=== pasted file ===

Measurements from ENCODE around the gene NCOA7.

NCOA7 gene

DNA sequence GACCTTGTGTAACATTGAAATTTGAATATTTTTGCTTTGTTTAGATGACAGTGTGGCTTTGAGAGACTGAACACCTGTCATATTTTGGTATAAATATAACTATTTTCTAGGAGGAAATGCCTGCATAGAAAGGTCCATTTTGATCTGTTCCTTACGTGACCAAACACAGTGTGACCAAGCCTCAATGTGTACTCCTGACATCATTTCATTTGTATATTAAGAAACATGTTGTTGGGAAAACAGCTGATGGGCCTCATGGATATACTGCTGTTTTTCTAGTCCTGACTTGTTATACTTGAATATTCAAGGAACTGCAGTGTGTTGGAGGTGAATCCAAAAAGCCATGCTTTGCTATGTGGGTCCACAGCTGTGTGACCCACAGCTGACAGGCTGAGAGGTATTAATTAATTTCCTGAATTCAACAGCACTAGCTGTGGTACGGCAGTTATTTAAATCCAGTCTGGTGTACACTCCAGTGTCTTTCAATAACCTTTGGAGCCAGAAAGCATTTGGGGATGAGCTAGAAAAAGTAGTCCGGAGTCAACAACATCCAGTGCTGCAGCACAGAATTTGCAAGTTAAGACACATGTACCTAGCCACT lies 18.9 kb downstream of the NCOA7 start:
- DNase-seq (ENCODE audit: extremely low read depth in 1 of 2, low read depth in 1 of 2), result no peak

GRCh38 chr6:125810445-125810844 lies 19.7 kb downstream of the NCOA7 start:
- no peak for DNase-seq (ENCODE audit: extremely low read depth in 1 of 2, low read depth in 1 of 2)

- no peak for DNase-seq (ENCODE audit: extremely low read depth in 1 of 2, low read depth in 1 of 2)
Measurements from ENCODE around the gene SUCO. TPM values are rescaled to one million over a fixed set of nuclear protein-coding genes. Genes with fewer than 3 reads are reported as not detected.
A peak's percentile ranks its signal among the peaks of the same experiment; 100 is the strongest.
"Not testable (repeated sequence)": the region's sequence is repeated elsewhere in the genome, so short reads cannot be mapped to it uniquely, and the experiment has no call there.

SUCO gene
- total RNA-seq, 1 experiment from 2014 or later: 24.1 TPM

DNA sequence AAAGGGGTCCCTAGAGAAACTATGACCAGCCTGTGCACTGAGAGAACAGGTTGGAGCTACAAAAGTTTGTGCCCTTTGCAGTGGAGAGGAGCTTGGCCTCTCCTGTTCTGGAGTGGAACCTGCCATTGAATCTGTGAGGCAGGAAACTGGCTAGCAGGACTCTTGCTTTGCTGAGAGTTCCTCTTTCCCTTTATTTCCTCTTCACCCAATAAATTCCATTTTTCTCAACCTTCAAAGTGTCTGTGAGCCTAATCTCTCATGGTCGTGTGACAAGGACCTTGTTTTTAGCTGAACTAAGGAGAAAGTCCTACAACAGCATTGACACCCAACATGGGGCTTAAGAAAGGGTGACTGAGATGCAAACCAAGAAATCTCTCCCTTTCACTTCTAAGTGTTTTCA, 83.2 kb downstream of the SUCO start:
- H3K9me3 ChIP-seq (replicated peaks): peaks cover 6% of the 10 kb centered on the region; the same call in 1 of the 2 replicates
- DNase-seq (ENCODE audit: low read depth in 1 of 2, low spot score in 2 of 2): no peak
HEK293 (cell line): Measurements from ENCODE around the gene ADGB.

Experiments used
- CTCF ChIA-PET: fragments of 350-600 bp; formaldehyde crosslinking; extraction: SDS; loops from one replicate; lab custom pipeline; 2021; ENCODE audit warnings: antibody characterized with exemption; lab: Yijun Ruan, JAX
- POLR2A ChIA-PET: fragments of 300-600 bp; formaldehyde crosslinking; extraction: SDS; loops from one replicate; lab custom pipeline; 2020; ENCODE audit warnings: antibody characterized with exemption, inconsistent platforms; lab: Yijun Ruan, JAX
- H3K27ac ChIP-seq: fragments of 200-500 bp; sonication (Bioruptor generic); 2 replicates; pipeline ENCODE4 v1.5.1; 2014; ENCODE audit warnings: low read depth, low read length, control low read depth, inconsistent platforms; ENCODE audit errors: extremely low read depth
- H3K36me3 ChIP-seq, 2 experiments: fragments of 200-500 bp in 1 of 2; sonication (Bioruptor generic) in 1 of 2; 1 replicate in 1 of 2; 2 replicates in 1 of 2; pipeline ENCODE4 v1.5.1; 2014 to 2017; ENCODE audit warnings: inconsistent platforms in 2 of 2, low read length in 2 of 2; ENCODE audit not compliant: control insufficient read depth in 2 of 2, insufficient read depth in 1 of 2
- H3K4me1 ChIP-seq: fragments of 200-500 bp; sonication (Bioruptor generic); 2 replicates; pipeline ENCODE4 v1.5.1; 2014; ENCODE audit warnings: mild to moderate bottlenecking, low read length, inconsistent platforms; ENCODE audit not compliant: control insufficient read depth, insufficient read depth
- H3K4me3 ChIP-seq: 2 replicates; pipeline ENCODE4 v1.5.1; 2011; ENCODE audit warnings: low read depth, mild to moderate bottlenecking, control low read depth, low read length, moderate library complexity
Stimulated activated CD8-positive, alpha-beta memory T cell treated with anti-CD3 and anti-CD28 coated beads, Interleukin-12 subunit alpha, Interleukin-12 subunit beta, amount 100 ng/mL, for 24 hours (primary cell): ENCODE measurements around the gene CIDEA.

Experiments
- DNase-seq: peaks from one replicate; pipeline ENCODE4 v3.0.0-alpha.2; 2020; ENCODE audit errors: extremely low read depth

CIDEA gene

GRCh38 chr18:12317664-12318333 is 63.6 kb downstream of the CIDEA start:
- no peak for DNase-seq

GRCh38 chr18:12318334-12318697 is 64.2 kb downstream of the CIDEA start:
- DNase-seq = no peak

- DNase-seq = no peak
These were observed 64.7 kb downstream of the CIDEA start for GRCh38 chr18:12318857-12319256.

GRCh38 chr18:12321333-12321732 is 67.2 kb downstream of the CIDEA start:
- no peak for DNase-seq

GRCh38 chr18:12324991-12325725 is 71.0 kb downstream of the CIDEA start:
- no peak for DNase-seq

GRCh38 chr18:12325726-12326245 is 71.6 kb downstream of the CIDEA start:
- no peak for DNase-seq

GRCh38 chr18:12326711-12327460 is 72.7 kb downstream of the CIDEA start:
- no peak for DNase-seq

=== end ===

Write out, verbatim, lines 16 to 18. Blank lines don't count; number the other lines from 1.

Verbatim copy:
HEK293 (cell line): Measurements from ENCODE around the gene ADGB.

Experiments used
- CTCF ChIA-PET: fragments of 350-600 bp; formaldehyde crosslinking; extraction: SDS; loops from one replicate; lab custom pipeline; 2021; ENCODE audit warnings: antibody characterized with exemption; lab: Yijun Ruan, JAX